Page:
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DANTE ALIGHIERI, (1265--1321)
[Divina commedia. 1481]
Comento di Christophoro Landino fiorentino sopra la Comedia di Danthe Alighieri poeta fiorentino.
Impresso in Firenze per Nicholo di Lorenzo della Magna, a di. XXX. da Gosto M.CCCC.LXXXI [30 Aug. 1481].
[744] p. ; 40.1 cm. (2º)

First edition and the first attempt at an illustrated edition of Dante (and the earliest printed book in Soane's library). Title from caption of leaf [1], followed by 'Proemio'. Imprint from colophon which reads in part: 'Fine Del Comento Di Christo/phoro Landino Fioren/tino Sopra La Comedia Di Dan/the Poeta Excellentis/simo. Et ...'. Spaces with guide letters left for capitals at the beginning of each section and Canto. Blank leaf between the 'Inferno' and the 'Purgatorio'. Text surrounded by commentary. Headlines, but no catchwords; some of the headlines especially towards the end of the book are erroneous. The capital letter 'z' is reversed throughout. The original plan was for the artist (Sandro Botticelli) to create drawings for each of the 100 cantos but only 20 designs are known to have been made ready for this edition. Though an example of fine printing, the ambitious scheme failed to overcome the problems of production and while the first two plates were printed on the text page, the remainder were printed separately to be pasted in. Botticelli worked on the project until 1495 producing eventually 92 of the projected 100 illustrations. See note in Goff regarding disposition. Their execution has been attributed to Baccio Baldini, see J.A. Levenson, Early Italian engravings from the National Gallery of Art, 1973, pp. 13--14; their disposition is discussed in Goff. The first printed editions of Dante's poem had appeared in Naples, Venice and Milan in 1477 using the commentary of Jacopo della Lana in the medieval tradition. Cristoforo Landino (1424--1504) who was professor of rhetoric and poetry in Florence from 1458 to 1497 and had lectured on Dante, Cicero, Virgil and others produced his commentary for an edition designed to reassert Florentine (Medici) responsibility for the work and its linguistic tradition. Albeit relying upon a faulty fifteenth-century text, his commentary was the first to subject Dante to the Renaissance critical process and dominated Dante studies until the Aldine edition of 1502, partly for its classical erudition and partly because of the Medici line that he takes in his preface although advancing a commitment to liberty in the commentary itself. While Landino's commentary appeared in print for over a hundred years, Bembo's edition for Aldus Manutius in 1502 succeeded it being based upon an authoritative 14th-century manuscript of the poem (Vat. lat. 3197). Goff D-29; Hain-Copinger 5946.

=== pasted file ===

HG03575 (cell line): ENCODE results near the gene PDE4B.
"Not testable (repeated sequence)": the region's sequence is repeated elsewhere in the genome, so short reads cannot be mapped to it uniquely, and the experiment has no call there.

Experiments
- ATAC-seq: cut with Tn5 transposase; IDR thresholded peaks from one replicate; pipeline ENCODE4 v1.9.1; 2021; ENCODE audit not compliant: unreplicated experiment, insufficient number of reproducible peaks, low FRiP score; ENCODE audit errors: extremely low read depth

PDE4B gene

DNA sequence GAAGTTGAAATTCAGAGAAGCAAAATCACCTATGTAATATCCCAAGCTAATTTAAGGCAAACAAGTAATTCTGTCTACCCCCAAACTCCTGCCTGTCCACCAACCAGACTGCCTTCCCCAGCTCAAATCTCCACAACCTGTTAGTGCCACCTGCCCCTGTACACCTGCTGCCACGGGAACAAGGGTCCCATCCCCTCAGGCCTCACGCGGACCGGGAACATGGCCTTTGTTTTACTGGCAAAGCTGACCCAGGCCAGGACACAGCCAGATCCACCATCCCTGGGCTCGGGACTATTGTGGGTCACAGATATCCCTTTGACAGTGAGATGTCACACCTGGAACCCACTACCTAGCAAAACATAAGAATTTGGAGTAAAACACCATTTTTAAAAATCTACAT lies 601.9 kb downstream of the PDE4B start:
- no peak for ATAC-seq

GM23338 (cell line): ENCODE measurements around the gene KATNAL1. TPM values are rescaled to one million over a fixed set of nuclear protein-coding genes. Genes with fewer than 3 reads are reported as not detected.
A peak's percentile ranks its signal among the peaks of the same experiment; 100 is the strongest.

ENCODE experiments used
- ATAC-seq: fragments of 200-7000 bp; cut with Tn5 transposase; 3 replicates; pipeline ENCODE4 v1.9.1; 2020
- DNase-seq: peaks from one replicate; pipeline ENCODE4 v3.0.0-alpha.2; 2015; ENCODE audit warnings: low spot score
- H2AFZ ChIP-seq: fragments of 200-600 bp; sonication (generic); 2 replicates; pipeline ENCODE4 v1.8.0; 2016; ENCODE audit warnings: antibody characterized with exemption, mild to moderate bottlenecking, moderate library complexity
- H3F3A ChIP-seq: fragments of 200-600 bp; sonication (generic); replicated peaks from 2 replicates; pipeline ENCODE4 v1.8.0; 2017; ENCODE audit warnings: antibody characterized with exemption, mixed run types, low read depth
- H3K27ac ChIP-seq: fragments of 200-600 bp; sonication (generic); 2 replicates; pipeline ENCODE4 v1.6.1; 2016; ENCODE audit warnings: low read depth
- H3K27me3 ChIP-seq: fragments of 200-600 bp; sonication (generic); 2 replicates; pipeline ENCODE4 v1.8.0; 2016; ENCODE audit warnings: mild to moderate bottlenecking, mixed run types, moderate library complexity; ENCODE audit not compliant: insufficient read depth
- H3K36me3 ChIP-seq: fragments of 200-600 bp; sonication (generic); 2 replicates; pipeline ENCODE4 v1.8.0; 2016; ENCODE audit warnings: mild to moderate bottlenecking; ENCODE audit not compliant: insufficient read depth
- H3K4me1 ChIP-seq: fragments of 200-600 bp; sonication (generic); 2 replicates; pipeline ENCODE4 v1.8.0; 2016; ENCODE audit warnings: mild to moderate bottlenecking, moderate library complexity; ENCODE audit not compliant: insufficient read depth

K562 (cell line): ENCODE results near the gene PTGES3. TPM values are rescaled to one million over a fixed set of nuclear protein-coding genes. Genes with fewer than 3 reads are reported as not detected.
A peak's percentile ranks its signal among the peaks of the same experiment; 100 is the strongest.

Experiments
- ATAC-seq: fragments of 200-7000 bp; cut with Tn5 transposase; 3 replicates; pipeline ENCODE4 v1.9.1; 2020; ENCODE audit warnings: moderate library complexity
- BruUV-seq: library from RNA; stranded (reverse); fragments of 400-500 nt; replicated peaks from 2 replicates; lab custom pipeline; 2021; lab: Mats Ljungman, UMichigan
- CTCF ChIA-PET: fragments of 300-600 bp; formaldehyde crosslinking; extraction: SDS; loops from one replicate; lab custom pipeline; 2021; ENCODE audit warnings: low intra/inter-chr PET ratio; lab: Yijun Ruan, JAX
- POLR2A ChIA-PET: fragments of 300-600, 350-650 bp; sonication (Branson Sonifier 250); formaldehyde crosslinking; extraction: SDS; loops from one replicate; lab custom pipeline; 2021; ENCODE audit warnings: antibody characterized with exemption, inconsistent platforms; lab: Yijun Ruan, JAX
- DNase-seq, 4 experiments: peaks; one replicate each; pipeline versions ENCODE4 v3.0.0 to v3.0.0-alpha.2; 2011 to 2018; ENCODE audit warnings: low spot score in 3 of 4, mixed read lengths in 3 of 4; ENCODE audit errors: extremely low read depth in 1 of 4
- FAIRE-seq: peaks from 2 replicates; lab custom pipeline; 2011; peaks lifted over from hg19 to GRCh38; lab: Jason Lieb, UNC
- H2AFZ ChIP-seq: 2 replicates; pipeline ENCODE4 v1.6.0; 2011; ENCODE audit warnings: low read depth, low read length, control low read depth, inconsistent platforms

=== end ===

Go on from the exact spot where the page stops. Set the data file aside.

Copy Notes In this copy some of the initials have not been supplied including the incipit '[N]el Mezo Del Camino Di Nostra Vita. The plates to Cantos III--V, VIII--XII, XIV, and XVI--XIX are pasted in, those to Cantos VII, XIV and XV are pasted-in pen and ink facsimiles, and that to Canto VI is not present. Many initials hand-coloured in red or light blue. Bought on 28 March 1829 for £40 19s. 0d. from T. & W. Boone, whose bill notes that it was Bought at Mr Hibbert's Sale. (Spiers Box). George Hibbert, a noted collector and member of the Roxburghe Club, auctioned off most of his art and books after succeeding to his wife's uncle Rogers Parker's Munden estate near Watford in 1828. R.H. Evans's sale of Hibbert's library ran for 42 days from 16 March to 6 June 1829 (q.v.); the present work forming lot 2492 on the 12th day is described as 'First Edition: fine copy in russia, with joints and borders of gold, ... This copy contains Fifteen Engravings from the designs of Boticelli [sic]. The plates to Cantos VII. XIV. XV. are supplied with Pen and Ink Drawings, and the Plate to Canto VI. is wanting. A copy so complete as the present is of very rare occurrence.' Soane's bookplate on the front pastedown is annotated in pencil 61:8:0 / 11 Apl 1829, the date and total of the payment made to Boone 'By Cheque on Praeds'. With an extensive pencil note [11 lines] in William Boone's hand on the second front free-endpaper, with a reference to Ottley's History of Engraving. Page 415-424 vol I. Traces of occasional MS. annotations in ink that have been washed out remain throughout. Tipped in at the front is an unsigned, undated lithograph (34.8 x 49.2 cm) of 'Selections of drapery from an illuminated Manuscript of 14th Cent.y highly illustrative of the divine Poetry of the immortal Dante' (q.v.), a parody of John Flaxman's Compositions by John Flaxman, sculptor, R.A. from the divine poem of Dante Alighieri (1807 ed., q.v.). Pinned to the verso of the lithograph is a bibliographical note about Landino's edition in a C19th hand in Italian with a reference to Gamba, Delle edizioni dei Testi di Lingua.

Binding C19th diced russia, elaborate Greek key, beaded, and palmette and anthemion decorated gilt borders with neoclassical corner-pieces, gilt-tooled spine direct-lettered in gilt, doublures with Greek key and acanthus scroll roll-tool decoration, marbled central panel with gilt-tooled beaded borders, marbled endpapers, gilt edges, light blue silk bookmark with metallic thread fringe. Bound by Christian Samuel Kalthœber. With his oxidised label attached to verso of front free-endpaper reading 'Bound by C. Kalthœber. London'. See: Ramsden.

Reference Number 3972


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